World

Heart of Hawaiian town burned by wildfire reopens to residents

Reverend Ai Hironaka, resident minister of the Lahaina Hongwanji Mission, takes off protective equipment after walking through his temple (Lindsey Wasson/AP)
Reverend Ai Hironaka, resident minister of the Lahaina Hongwanji Mission, takes off protective equipment after walking through his temple (Lindsey Wasson/AP)

The heart of Lahaina, the town on the Hawaiian island of Maui hit by a wildfire in August that killed at least 100 people, reopened on Monday to residents and business owners holding day passes.

Work remains to be done to safely clear properties of burned debris and rebuild.

The reopened areas include Banyan Tree Park, home to a 150-year-old tree that burned in the fire but that is now sprouting new leaves, Lahaina’s public library, an elementary school and restaurants.

Hawaii Wildfire
Reverend Ai Hironaka, resident minister of the Lahaina Hongwanji Mission, takes off protective equipment after walking through his temple (Lindsey Wasson/AP)

An oceanfront section of Front Street, where the fire ripped through a traffic jam of cars trying to escape town, reopened on Friday.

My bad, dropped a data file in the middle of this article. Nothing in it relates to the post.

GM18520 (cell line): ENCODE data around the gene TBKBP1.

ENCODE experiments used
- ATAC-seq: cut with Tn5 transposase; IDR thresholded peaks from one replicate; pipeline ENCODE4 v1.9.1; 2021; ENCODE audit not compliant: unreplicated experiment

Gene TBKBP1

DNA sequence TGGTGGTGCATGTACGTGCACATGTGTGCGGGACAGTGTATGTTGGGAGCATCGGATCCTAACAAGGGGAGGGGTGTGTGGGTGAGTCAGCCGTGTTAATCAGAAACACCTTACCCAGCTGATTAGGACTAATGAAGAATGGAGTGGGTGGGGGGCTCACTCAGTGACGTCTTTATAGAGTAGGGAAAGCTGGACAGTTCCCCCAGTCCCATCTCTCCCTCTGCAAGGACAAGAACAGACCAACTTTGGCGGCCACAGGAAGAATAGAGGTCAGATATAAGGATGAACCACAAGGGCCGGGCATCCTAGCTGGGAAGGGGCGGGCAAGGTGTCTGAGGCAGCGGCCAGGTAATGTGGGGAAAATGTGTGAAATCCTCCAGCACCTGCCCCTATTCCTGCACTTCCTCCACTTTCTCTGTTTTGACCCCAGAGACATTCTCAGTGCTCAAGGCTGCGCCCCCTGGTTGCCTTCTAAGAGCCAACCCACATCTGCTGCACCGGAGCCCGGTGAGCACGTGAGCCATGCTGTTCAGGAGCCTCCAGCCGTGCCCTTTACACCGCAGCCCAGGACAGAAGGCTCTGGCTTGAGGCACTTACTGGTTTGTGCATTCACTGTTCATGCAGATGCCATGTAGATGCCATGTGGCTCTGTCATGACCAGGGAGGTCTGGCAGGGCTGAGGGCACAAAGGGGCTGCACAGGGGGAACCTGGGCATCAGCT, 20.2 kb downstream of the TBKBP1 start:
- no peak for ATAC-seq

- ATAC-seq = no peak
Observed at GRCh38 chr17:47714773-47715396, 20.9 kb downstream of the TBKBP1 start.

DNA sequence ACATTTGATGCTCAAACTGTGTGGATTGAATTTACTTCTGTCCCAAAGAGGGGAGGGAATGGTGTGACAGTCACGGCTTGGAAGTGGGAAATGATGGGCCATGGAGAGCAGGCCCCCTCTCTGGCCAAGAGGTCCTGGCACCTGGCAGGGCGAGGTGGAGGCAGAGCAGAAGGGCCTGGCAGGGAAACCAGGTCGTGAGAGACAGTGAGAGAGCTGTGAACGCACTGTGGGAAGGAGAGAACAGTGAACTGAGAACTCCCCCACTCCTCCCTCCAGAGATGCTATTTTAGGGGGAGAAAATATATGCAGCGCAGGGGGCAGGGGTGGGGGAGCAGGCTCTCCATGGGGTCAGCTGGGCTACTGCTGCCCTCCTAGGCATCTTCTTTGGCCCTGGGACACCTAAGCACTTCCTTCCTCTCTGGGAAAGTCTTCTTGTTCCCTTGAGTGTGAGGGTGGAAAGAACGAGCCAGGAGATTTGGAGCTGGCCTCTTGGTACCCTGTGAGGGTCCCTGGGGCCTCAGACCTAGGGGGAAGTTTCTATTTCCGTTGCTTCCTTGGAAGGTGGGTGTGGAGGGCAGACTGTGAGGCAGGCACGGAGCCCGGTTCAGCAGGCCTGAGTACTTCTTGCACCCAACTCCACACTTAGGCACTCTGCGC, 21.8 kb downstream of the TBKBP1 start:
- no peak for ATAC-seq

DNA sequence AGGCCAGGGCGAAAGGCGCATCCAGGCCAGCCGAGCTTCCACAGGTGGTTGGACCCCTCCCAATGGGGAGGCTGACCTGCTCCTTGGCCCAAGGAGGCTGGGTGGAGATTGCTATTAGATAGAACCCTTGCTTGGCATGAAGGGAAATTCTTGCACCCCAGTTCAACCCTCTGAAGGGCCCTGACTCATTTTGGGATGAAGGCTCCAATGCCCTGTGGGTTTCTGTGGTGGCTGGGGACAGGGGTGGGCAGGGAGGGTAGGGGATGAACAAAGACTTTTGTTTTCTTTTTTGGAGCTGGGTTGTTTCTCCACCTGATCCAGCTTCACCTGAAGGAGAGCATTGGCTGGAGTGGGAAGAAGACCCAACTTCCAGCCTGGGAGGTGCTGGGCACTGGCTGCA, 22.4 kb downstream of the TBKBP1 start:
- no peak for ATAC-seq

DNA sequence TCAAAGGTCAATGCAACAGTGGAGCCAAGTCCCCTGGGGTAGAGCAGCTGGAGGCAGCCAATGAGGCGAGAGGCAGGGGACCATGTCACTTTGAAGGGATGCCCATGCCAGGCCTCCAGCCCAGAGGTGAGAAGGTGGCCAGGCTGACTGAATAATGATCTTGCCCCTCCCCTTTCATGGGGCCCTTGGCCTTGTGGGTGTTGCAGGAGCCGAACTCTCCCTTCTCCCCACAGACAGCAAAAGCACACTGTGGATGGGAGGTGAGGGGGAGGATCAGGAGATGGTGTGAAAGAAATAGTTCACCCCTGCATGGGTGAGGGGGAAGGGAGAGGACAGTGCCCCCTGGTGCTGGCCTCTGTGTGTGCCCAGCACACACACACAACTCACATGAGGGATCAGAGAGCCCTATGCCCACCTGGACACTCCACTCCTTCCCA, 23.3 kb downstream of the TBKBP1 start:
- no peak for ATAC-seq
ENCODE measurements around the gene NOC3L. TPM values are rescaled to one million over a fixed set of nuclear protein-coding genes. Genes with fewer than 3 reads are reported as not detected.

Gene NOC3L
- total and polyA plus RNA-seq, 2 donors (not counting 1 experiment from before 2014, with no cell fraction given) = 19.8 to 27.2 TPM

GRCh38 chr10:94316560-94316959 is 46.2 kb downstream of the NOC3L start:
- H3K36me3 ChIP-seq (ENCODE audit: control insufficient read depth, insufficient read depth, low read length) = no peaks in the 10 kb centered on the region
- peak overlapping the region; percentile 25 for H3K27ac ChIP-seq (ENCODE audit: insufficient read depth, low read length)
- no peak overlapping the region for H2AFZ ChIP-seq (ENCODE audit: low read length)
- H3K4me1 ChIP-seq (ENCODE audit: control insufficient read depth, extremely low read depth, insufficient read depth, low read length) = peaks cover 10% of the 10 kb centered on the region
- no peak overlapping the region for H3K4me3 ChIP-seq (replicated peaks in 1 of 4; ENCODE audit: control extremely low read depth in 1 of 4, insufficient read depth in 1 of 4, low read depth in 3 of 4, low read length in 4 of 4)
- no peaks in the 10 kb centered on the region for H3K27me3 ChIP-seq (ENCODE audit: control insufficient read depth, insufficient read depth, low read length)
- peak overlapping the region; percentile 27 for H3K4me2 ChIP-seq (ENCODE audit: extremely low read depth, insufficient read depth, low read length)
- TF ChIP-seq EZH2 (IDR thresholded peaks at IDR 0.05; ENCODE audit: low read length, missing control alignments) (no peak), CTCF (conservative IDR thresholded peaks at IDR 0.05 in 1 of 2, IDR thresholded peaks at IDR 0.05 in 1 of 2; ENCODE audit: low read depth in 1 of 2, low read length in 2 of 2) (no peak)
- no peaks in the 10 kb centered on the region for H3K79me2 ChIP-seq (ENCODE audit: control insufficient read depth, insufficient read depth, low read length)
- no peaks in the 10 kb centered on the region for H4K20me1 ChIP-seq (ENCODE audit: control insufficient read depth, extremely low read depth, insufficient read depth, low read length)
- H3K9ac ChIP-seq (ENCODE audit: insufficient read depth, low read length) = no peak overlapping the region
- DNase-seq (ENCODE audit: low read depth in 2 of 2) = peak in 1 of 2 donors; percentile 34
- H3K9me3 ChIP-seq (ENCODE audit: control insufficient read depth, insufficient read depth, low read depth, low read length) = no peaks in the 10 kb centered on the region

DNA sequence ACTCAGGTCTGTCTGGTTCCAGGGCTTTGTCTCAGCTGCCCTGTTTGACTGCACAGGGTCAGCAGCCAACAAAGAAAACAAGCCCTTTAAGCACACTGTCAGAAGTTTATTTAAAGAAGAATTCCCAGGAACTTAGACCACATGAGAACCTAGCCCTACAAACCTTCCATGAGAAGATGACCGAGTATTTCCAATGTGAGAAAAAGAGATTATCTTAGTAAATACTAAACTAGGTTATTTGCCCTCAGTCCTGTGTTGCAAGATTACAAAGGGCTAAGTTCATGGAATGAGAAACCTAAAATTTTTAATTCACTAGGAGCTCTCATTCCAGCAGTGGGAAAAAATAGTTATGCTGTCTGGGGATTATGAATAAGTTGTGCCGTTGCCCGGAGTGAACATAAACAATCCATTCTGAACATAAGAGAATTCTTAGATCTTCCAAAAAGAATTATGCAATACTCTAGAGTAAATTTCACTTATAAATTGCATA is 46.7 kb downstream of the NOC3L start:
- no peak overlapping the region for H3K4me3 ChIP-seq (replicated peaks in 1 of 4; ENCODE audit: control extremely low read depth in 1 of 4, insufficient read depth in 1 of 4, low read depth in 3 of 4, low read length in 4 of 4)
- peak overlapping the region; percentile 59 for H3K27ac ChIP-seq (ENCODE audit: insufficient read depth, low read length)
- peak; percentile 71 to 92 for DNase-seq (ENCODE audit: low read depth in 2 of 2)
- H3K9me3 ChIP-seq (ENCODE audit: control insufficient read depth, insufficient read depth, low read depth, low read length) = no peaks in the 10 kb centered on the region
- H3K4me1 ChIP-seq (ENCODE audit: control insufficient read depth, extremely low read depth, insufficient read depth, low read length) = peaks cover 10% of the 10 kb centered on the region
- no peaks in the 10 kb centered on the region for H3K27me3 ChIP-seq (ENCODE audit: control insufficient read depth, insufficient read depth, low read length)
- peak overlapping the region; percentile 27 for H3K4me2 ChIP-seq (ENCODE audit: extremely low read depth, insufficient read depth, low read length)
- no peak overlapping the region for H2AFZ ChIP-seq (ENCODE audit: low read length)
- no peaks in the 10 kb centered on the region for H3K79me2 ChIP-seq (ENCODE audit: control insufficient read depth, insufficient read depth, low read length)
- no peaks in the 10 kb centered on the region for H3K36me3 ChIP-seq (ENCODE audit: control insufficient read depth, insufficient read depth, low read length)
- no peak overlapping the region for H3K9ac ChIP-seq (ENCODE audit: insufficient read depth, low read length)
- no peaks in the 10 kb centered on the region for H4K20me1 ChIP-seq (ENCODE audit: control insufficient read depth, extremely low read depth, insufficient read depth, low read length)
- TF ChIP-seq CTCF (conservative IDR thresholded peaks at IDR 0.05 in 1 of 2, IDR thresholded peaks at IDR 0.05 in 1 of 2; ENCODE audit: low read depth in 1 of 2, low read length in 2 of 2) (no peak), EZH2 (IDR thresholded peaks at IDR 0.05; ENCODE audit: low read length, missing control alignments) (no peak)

People entering scorched lots are advised to wear protective gear to shield them from hazards.

Test results released by the state Department of Health on Sunday confirmed the ash and dust left by the fire is toxic and that arsenic is the biggest concern while samples also showed high levels of lead.

The US Environmental Protection Agency (EPA) has been removing batteries, propane tanks, pesticides and other hazards from more than 2,000 destroyed buildings ahead of residents and business owners being able to visit their properties.

The US Army Corps of Engineers will begin hauling away the remaining debris and take it to a landfill after it gets permission from property owners.